It’s hard for us to forgive and if you say that it isn’t–you’re lying to yourself.
 
Forgiveness is hard, but Good Friday shows us that it’s possible. Christ tells us that it’s possible.
 
Christ forgave the men who beat and broke Him. He forgave the ones who mocked and ridiculed. He forgave those who killed Him. He forgives us. And He did it joyfully. Listen to the word of Hebrews:
 
Hebrews 12:2
…fixing our eyes on the Jesus, the pioneer and perfecter of faith. For the joy set before him he endured the cross, scorning its shame, and sat down at the right hand of the throne of God.
 
If Maundy Thursday is a day where we are commanded to “love as Christ loves us,” then Good Friday is the day in which Christ shows us how.
 
To love others like Christ loves them…we must forgive them. And we must enjoy it!
 
I know…I know…that sound pretty impossible to do. You might be asking yourself: “Isn’t forgiving enough? But now you’re telling me I have enjoy it too?”
 
Yep.
 
Yes, Christ was 100% God, completely divine, but He was also 100% man. He chose the form of man so that He could make seemingly impossible things absolutely possible. So if Christ could forgive those who put Him on the cross, and in His heart feel joy, we can do the same. 
 
The joy to be found is in knowing that we have done what Christ has commanded us: To love as He loves others. 
 
So ask yourself:
What does your capacity for forgiveness look like?
Is there someone in your life you’re withholding forgiveness from?
Do you find joy in forgiving others as Christ did for us?
 
And remember:
On Good Friday, we are supposed to be broken hearted. 
 
But we know what we are supposed to be doing.
 
We are supposed to forgive.
 
And we are supposed to enjoy it.
 
-Pastor Cody

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Unprecedented

To say that we’re lingering in unprecedented times here is an understatement. But you don’t need me to tell you that…
 
…we’re lingering in this unprecedented time together.
 
Nearly every aspect of our “normal” lives have changed in response to COVID-19. Most of us are now having to work from home or not at all. All of our non-essential forms of extracurricular activities have been shut down. There is no school. Churches are going digital. It’s nearly impossible to find toilet paper at the grocery store.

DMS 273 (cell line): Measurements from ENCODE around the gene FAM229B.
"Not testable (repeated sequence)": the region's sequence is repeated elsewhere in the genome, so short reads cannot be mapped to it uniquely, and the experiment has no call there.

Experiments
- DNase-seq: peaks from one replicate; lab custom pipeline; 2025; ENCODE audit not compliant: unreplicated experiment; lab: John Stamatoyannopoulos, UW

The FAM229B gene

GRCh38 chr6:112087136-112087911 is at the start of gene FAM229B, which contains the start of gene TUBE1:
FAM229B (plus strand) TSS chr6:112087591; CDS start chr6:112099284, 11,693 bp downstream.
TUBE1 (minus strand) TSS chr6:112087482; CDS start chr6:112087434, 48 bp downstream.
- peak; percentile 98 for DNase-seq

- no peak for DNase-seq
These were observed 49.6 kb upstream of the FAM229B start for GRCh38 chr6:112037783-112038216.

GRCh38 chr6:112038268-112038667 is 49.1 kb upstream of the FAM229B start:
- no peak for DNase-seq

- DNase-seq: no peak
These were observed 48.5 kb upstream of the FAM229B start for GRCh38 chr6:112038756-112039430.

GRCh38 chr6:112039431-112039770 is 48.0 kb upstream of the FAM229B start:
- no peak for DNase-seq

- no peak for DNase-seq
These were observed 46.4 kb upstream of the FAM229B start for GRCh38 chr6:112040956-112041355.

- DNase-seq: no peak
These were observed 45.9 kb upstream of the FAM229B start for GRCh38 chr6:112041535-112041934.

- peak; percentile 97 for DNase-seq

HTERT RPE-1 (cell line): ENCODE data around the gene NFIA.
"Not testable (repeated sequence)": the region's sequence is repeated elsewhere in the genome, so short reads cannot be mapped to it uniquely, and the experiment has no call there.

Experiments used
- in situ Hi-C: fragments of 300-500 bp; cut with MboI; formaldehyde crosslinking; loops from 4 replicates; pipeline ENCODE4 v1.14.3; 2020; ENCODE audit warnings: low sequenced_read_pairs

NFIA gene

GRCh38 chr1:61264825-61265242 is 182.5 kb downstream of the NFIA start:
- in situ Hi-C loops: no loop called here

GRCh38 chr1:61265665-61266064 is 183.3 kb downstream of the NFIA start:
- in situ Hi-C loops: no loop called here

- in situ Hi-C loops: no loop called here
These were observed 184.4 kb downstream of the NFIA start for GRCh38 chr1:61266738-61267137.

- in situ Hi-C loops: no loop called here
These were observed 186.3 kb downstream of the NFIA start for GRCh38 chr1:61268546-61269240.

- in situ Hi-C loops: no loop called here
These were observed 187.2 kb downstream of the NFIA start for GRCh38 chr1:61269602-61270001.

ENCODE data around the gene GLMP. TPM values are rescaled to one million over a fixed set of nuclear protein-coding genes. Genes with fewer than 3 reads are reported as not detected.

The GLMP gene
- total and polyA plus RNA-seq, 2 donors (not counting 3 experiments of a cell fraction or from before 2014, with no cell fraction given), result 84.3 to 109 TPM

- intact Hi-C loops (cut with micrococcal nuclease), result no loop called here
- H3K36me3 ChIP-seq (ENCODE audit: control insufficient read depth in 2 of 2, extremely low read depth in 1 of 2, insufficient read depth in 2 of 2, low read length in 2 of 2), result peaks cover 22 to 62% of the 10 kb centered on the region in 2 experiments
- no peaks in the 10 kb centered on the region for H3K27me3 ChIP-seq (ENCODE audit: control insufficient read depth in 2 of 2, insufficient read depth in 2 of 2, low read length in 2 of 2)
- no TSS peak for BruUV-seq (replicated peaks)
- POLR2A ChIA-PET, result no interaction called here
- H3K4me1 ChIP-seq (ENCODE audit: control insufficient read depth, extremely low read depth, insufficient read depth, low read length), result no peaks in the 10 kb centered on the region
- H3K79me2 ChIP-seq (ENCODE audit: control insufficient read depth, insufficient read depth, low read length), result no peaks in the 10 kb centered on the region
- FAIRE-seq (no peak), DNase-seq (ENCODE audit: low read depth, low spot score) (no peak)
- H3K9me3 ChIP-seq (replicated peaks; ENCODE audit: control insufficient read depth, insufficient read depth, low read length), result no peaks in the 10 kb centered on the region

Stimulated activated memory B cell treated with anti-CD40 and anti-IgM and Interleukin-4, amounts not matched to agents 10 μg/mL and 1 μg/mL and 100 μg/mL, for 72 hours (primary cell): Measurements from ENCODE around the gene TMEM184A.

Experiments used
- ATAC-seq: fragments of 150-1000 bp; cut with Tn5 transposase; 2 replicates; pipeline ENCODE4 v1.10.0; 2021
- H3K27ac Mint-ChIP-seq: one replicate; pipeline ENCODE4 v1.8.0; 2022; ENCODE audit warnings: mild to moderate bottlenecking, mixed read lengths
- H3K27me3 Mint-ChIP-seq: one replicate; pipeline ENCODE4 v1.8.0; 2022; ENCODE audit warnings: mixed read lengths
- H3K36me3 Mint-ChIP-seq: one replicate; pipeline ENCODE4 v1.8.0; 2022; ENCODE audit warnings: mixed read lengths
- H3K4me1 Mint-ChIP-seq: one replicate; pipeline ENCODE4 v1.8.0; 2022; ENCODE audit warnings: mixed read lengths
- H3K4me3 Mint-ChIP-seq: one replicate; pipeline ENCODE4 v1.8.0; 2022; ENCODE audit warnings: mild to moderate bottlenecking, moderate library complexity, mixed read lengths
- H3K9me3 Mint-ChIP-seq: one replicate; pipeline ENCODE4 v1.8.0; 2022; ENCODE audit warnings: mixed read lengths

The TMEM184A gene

While it’s easy for us to look at all the ways that we have had to alter life and grow anxious or heavy-hearted, I want to remind you that there is a pretty clear silver lining amidst all of this. There is a blessing that God is offering up on a platter here for those who choose to receive it.
 
God is giving us an opportunity to slow down.
 
We’ve been told to press pause on life and to do less. For most of us, this is a completely foreign concept! Think about it–we spend most of our days running back and forth from work, taking the kids to school, taking them to sports, going to church, and that’s not to mention all the time we spend going grocery shopping, working around the house, or taking regular trips to all our favorite “non-essentials.” Our lives move at NASCAR speed but now we’re going no faster than a snail’s pace.
 
This is a good thing!
 
And the more I thought about it this week, the more I realized that there is one area in particular that has the potential to be all the better when this is all said and done. While we’re all practicing social distancing and staying at home, we have been given the unprecedented opportunity to spend more time with our families. There has never been a time like this. There is no school. There may be no work. There is no social living outside of the house. I’ll repeat:
 
This is a good thing!
 
God is giving us the opportunity to slow down and spend more time with our families.
 
For some us, we have become our child’s teacher. Some of us have had the opportunity to go on more walks or to play catch outside. Without having to wake up early for work or school, every night offers up the opportunity to be a family movie night. In the wake of COVID-19 we have all been given the glorious blessing of being able to spend intentional and purposeful time with our families.